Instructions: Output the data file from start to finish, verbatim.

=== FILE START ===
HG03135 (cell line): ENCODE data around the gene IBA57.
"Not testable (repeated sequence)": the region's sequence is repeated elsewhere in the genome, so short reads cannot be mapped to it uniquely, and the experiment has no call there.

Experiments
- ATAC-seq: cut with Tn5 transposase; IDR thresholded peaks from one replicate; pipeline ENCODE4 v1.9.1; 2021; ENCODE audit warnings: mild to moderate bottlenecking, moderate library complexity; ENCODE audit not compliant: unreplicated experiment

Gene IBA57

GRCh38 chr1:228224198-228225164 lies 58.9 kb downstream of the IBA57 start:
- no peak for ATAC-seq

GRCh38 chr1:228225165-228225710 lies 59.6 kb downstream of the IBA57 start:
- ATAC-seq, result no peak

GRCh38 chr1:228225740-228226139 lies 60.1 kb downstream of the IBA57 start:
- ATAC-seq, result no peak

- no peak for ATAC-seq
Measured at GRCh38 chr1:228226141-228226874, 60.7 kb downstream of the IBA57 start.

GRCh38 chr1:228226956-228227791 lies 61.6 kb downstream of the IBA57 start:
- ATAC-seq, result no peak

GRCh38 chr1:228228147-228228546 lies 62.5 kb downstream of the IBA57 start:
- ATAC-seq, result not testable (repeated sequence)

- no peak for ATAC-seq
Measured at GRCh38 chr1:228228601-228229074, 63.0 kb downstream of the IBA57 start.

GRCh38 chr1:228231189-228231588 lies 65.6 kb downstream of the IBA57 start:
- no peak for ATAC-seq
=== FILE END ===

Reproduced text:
HG03135 (cell line): ENCODE data around the gene IBA57.
"Not testable (repeated sequence)": the region's sequence is repeated elsewhere in the genome, so short reads cannot be mapped to it uniquely, and the experiment has no call there.

Experiments
- ATAC-seq: cut with Tn5 transposase; IDR thresholded peaks from one replicate; pipeline ENCODE4 v1.9.1; 2021; ENCODE audit warnings: mild to moderate bottlenecking, moderate library complexity; ENCODE audit not compliant: unreplicated experiment

Gene IBA57

GRCh38 chr1:228224198-228225164 lies 58.9 kb downstream of the IBA57 start:
- no peak for ATAC-seq

GRCh38 chr1:228225165-228225710 lies 59.6 kb downstream of the IBA57 start:
- ATAC-seq, result no peak

GRCh38 chr1:228225740-228226139 lies 60.1 kb downstream of the IBA57 start:
- ATAC-seq, result no peak

- no peak for ATAC-seq
Measured at GRCh38 chr1:228226141-228226874, 60.7 kb downstream of the IBA57 start.

GRCh38 chr1:228226956-228227791 lies 61.6 kb downstream of the IBA57 start:
- ATAC-seq, result no peak

GRCh38 chr1:228228147-228228546 lies 62.5 kb downstream of the IBA57 start:
- ATAC-seq, result not testable (repeated sequence)

- no peak for ATAC-seq
Measured at GRCh38 chr1:228228601-228229074, 63.0 kb downstream of the IBA57 start.

GRCh38 chr1:228231189-228231588 lies 65.6 kb downstream of the IBA57 start:
- no peak for ATAC-seq